Extensible records with scoped labels. (draft) [bib, pdf]
Daan Leijen. The 2005 Symposium on Trends in Functional Programming (TFP'05), Tallin, Estonia, September 2005.

Records provide a safe and flexible way to construct data structures. We describe a natural approach to typing polymorphic and extensible records that is simple, easy to use in practice, and straightforward to implement. A novel aspect of this work is that records can contain duplicate labels, effectively introducing a form of scoping over the labels. Furthermore, it is a fully orthogonal extension to existing type systems and programming languages. In particular, we show how it can be used conveniently with standard Hindley-Milner, qualified types, and ML-F. The records are implemented in the experimental Morrow interpreter. There is separate technical report that gives the constructive proofs of soundness and completeness.

Qualified types for MLF. [bib, pdf]
Daan Leijen and Andres Löh. The International Conference on Functional Programming (ICFP'05), Tallin, Estonia. September 2005.

ML-F is a type system that extends a functional language with impredicative rank-|n| polymorphism. Type inference remains possible and only in some clearly defined situations, a local type annotation is required. Qualified types are a general concept that can accomodate a wide range of type systems extension, for example, type classes in Haskell. We show how the theory of qualified types can be used seamlessly with the higher-ranked impredicative polymorphism of ML-F. A core contribution of the paper is that we show a solution to the non-trivial problem of evidence translation in the presence of impredicative data types. (Note: one can experiment with MLF types with the experimental Morrow interpreter. However, this does not yet implement the qualified type extension discussed in the paper)

wxHaskell – A portable and concise GUI library for Haskell. [bib, pdf]

Daan Leijen. The ACM SIGPLAN Haskell workshop, Snowbird, Utah, September 22, 2004.

wxHaskell is a graphical user interface (GUI) library for Haskell that is built on wxWidgets: a free industrial strength GUI library for C++ that provides a common interface that has been ported to all major platforms, including Windows, Gtk, and MacOS X. In contrast with many other libraries, wxWidgets retains the native lookand-feel of each particular platform. We show how distinctive features of Haskell, like parametric polymorphism, higher-order functions, and first-class computations, can be used to present a concise and elegant monadic interface for portable GUI programs.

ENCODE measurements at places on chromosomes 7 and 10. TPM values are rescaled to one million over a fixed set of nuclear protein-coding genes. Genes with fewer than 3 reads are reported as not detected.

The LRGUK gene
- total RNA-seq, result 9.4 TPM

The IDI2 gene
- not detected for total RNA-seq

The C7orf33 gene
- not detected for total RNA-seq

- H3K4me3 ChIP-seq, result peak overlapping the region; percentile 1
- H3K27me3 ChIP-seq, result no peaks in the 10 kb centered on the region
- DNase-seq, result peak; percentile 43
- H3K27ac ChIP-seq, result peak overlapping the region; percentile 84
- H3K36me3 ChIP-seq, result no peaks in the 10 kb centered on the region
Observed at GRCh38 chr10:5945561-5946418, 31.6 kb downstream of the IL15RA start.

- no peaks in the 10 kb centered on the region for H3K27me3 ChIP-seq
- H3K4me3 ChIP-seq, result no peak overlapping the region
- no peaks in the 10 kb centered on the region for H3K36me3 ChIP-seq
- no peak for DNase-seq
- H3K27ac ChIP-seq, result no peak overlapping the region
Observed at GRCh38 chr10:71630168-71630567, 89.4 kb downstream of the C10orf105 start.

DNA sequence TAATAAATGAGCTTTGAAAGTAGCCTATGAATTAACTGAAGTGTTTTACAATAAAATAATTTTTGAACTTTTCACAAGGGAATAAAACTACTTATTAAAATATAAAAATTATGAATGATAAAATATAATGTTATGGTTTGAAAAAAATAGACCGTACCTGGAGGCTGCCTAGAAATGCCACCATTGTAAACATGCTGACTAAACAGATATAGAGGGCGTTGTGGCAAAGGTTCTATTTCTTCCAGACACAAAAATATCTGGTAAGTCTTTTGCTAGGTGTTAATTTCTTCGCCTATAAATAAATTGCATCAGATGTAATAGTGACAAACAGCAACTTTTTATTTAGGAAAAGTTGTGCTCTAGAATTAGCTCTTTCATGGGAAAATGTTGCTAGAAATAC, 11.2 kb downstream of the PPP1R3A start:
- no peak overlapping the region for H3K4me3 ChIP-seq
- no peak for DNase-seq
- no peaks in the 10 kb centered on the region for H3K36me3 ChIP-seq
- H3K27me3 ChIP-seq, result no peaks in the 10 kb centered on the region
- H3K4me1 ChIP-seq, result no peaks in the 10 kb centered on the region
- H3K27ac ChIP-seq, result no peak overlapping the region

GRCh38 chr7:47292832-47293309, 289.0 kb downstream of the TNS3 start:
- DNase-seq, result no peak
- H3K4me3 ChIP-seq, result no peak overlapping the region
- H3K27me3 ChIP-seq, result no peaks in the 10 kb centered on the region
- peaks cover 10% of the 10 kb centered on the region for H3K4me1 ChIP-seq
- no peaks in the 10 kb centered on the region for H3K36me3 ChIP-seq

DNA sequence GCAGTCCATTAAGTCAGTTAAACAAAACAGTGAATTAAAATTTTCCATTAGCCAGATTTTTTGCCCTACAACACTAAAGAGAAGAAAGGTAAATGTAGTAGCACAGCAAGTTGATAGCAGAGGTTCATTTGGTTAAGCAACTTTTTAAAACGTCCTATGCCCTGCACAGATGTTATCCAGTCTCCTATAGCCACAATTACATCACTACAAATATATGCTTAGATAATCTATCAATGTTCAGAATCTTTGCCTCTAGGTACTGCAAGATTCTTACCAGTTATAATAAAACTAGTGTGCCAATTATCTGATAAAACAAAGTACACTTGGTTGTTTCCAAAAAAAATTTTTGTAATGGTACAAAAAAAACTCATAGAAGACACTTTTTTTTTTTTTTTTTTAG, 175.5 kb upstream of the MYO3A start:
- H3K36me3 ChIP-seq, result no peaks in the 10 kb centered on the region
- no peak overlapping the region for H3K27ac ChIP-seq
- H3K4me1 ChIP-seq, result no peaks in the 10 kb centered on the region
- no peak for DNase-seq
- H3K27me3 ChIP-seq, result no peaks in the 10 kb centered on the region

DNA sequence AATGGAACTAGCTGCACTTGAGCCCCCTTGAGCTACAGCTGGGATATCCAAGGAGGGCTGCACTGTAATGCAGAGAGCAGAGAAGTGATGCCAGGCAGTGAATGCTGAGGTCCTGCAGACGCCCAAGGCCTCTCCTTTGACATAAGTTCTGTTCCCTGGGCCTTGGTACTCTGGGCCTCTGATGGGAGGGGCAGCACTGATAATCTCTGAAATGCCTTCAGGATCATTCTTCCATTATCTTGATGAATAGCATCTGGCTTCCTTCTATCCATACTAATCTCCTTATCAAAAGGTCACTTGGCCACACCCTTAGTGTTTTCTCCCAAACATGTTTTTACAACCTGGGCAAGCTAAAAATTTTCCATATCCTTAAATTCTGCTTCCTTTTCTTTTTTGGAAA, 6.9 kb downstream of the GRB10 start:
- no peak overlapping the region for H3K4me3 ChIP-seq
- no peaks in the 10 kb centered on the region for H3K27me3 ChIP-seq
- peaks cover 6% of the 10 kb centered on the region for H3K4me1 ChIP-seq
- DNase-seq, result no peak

Functioneel programmeren met Helium [bib, pdf (in Dutch)]
Bastiaan Heeren and Daan Lijen, Best paper at NIOC'04, The Netherlands, November 2004.

Moderne functionele talen zijn mathematisch precies, notationeel elegant, en sterk getypeerd. Deze talen zijn daarom bij uitstek geschikt voor het onderwijzen van programmeerconcepten en algoritmiek. Helium is een onderzoeksproject waarbij een krachtig typesysteem gecombineerd wordt met precieze en gebruiksvriendelijke foutmeldingen.

First-class labels for extensible rows. [bib, pdf]

Daan Leijen. Technical Report UU-CS-2004-51, Departement of Computer Science, Universiteit Utrecht, 2004.

This paper describes a type system for extensible records and variants with first-class labels; labels are polymorphic and can be passed as arguments. This increases the expressiveness of conventional record calculi significantly, and we show how we can encode intersection types, closed-world overloading, type case, label selective calculi, and first-class messages. We formally motivate the need for row equality predicates to express type constraints in the presence of polymorphic labels. This naturally leads to an orthogonal treatment of unrestricted row polymorphism that can be used to express first-class patterns. Based on the theory of qualified types, we present an effective type inference algorithm and efficient compilation method.

Gebruikersvriendelijke compiler voor het onderwijs. [pdf (in Dutch, ~800k)]